Friday, December 23, 2016

God With Us

This photo features my Peruvian nativity scene. I purchased the first set of statues at The Inca Store, a shop featuring Peruvian products in our parish neighborhood in Toronto, Canada, when I was assigned there in the mid-to-late 1990s. Each year, I added another figure. So the set now on display grew gradually until it assumed its final form when I left Toronto in 2000. Every year since, I have reassembled this nativity scene in celebration of God’s becoming one of us in Jesus, calling all nations and cultures to come together to experience his mercy, salvation, and peace.

As early as the 4th century, painted representations of the nativity scene appeared as wall decorations in ancient churches. In its present form, the custom of displaying figures depicting the birth of Jesus and the various persons and animals associated with the Christmas story owes its popularity to Saint Francis of Assisi (1181-1226). He created the first Christmas crib scene in Greccio on Christmas Eve 1223. According to Saint Bonaventure’s account. Francis prepared a manger, and brought hay, and an ox and an ass to the place appointed. The brethren were summoned, the people ran together, the forest resounded with their voices, and that venerable night was made glorious by many and brilliant lights and sonorous psalms of praise. The man of God stood before the manger, full of devotion and piety, bathed in tears and radiant with joy; the Holy Gospel was chanted by Francis, the Levite of Christ. Then he preached to the people around the nativity of the poor King; and being unable to utter His name for the tenderness of His love, He called Him the Babe of Bethlehem.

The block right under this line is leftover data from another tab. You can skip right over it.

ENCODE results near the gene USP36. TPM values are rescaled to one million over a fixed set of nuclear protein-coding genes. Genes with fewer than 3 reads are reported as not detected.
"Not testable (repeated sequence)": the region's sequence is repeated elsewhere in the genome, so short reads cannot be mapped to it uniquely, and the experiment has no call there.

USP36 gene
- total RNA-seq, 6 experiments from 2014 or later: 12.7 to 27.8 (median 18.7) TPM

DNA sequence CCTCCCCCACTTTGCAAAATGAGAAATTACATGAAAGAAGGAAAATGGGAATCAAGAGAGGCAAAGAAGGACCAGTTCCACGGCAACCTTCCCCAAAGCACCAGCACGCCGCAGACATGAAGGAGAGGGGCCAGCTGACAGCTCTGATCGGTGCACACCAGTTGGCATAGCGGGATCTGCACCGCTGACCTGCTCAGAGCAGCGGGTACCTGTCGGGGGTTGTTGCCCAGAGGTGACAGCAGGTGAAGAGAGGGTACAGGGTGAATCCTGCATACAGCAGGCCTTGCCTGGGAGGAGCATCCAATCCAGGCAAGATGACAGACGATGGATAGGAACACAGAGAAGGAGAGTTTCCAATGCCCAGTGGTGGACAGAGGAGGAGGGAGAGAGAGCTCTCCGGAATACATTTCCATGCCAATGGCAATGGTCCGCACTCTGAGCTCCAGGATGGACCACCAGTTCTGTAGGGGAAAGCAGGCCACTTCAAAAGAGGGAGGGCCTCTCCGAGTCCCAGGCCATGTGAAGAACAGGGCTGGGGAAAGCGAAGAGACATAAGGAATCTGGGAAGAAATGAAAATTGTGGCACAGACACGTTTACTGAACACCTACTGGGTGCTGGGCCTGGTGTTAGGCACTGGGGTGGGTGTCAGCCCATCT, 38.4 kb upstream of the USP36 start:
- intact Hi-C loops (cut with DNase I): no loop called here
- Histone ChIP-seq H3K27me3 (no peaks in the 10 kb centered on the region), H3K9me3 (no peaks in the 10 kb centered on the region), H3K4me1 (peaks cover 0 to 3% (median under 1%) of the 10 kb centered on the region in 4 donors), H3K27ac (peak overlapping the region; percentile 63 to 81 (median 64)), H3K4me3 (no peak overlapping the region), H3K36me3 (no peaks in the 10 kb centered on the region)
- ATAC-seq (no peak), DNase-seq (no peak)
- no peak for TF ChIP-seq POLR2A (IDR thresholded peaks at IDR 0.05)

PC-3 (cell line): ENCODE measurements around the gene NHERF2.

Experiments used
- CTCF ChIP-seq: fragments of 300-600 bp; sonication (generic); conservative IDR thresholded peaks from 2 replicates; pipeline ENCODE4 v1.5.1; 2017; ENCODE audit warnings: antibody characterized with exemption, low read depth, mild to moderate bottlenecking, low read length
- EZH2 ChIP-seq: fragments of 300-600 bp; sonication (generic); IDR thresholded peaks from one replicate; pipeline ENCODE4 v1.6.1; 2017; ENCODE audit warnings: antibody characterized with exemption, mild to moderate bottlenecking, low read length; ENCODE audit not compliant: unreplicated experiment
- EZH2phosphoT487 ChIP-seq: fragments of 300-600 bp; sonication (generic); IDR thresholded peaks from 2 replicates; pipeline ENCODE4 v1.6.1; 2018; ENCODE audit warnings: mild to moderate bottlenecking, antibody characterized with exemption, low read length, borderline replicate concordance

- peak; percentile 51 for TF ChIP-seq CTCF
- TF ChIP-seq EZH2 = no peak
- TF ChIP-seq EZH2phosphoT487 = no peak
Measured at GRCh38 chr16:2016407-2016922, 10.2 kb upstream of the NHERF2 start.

Francis’ example, Bonaventure suggested, is doubtless sufficient to excite all hearts which are negligent in the faith of Christ. Inspired by Saint Francis and sharing Saint Bonaventure’s confidence, the Church has continued to promote this devotion of the nativity scene. In a way that is both popular and profound, it illustrates and teaches the central mystery of the Incarnation, the mystery of God’s becoming one of us in Jesus, who came in poverty, simplicity, and ordinariness.

God of every nation and people, from the very beginning of creation you have made manifest your love. When our need for a Savior was great, you sent your Son to be born of the Virgin Mary. To our lives he brings joy and peace, justice, mercy, and love. Lord, bless all who look upon this manger; may it remind us of the humble birth of Jesus, and raise up our thoughts to him, who is God-with-us and Savior of all, and who lives and reigns for ever and ever. Amen. [Prayer for the Blessing of a Nativity Scene]

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